Nursing in New Zealand: History and Reminiscences
Chapter XXV. — School of Massage
School of Massage.
In 1912 the question of establishing a School of Massage was discussed by the New Zealand Branch of the British Medical Association and was taken up by the Otago University, the Council conferring with the Chief Health Officer, Dr. Valintine.
In session members of Parliament also discussed the registration of masseurs. The school was established in July, 1913, at the Medical School of the Otago University. The course was to be for 18 months. For the first six months the curriculum was lectures, demonstrations in anatomy and physiology and massage instruction, to be followed by twelve months practical work in a public hospital under instructors appointed for the purpose. The course to be followed by an examination set by the Government.
In the July number of Kai Tiaki a full outline of the course and the fees thereof, is given.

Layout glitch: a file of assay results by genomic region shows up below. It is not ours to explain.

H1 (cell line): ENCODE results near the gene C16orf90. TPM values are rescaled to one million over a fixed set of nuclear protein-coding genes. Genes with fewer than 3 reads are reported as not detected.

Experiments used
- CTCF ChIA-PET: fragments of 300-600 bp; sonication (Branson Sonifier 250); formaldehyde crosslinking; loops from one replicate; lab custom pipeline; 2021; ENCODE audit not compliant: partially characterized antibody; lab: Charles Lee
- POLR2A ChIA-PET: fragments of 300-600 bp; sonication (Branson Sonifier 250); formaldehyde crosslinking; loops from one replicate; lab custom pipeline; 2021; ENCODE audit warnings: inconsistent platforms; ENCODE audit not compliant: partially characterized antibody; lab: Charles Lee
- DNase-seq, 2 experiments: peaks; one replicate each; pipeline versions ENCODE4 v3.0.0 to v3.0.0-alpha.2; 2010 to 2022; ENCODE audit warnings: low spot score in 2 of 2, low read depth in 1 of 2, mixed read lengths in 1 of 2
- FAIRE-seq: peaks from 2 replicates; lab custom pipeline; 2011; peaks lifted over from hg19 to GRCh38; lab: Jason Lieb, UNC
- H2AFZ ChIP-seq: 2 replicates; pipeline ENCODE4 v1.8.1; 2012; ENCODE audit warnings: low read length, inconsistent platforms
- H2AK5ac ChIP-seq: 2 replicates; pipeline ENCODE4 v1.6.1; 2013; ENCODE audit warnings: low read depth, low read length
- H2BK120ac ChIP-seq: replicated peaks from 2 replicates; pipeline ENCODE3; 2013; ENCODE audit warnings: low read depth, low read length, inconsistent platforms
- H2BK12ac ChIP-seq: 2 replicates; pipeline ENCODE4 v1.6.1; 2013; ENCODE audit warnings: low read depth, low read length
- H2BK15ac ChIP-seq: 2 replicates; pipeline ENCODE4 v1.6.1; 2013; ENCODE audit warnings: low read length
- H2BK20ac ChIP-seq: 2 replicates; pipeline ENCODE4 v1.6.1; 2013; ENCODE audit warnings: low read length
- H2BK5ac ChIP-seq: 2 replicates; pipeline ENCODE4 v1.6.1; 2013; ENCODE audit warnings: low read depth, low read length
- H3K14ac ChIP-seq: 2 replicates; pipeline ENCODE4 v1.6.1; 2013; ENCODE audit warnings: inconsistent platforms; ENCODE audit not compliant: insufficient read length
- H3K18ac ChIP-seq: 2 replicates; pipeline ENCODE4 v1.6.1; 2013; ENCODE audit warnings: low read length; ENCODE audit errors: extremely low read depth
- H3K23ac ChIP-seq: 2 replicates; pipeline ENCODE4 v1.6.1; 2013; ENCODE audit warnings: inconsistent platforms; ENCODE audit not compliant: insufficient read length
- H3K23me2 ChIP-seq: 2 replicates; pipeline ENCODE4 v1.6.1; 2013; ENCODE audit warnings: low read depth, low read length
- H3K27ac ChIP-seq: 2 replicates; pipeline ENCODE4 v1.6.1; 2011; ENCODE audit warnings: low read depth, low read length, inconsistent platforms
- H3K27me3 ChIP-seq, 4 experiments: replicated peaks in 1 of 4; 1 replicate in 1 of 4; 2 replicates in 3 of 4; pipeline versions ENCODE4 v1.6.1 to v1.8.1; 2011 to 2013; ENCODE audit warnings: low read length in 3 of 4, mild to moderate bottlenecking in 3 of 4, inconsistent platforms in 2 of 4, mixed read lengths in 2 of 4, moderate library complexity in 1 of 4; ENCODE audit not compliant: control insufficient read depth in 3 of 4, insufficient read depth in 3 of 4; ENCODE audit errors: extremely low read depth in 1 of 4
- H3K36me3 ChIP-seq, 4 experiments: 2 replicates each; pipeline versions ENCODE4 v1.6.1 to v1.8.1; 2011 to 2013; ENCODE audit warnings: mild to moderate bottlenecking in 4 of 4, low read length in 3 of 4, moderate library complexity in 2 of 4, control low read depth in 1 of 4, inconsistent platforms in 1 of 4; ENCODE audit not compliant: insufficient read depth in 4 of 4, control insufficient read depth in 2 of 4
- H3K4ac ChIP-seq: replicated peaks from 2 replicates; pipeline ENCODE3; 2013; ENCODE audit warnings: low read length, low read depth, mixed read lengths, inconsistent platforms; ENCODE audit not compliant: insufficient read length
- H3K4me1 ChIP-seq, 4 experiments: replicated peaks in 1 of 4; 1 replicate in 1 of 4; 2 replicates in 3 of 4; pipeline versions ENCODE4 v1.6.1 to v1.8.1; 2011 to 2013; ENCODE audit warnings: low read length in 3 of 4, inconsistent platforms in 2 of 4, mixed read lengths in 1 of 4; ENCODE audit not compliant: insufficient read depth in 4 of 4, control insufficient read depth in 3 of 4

I was given the work of drafting a Bill for the registration of masseurs, an interesting piece of work, for which I used as model, the Nurses' Registration Act. Eight students had passed their examination and, of course, were anxious for registration. So also were the practitioners who, under a concessional clause for those already practising, would be eligible for registration. I had much consultation with Mr. Christie, the Government Law Draftsman, over the Bill. I could not get it quite to page 119 the ideal standard arrived at, that is work only under medical direction, owing to great opposition and the impossibility of getting too strict a measure passed. However, owing to the outbreak of war, this legislation was postponed until 1921, when an Act was passed which gave fair satisfaction; a board was set up on which a qualified masseur, as well as a medical practitioner were members. Sister Brandon, A.R.R.C., was the masseuse chosen. She is a registered nurse and was one of the first nurses sent away with the Samoan expedition and did splendid service throughout the war. Owing to the great need of masseuses for work with the wounded soldiers, both returned to the Dominion and in hospitals in England, the Defence Department made arrangements with the Otago School of Massage for a special course to be given to selected women. These women it was my duty to select, and there were many applications. The terms were favourable for girls who would otherwise have been unable to afford the course. Their fees were paid, and pocket money. Some fine women went through the course and were sent away to the Trentham Military Hospital, King George V. Hospital, and Rotorua, where a special orthopædic section had been opened for children who had suffered from the infantile paralysis epidemic, in addition to the wards for soldiers. Some were sent on hospital ships and some to our New Zealand hospitals in England. A number of nurses on active service were also seconded for massage training in England.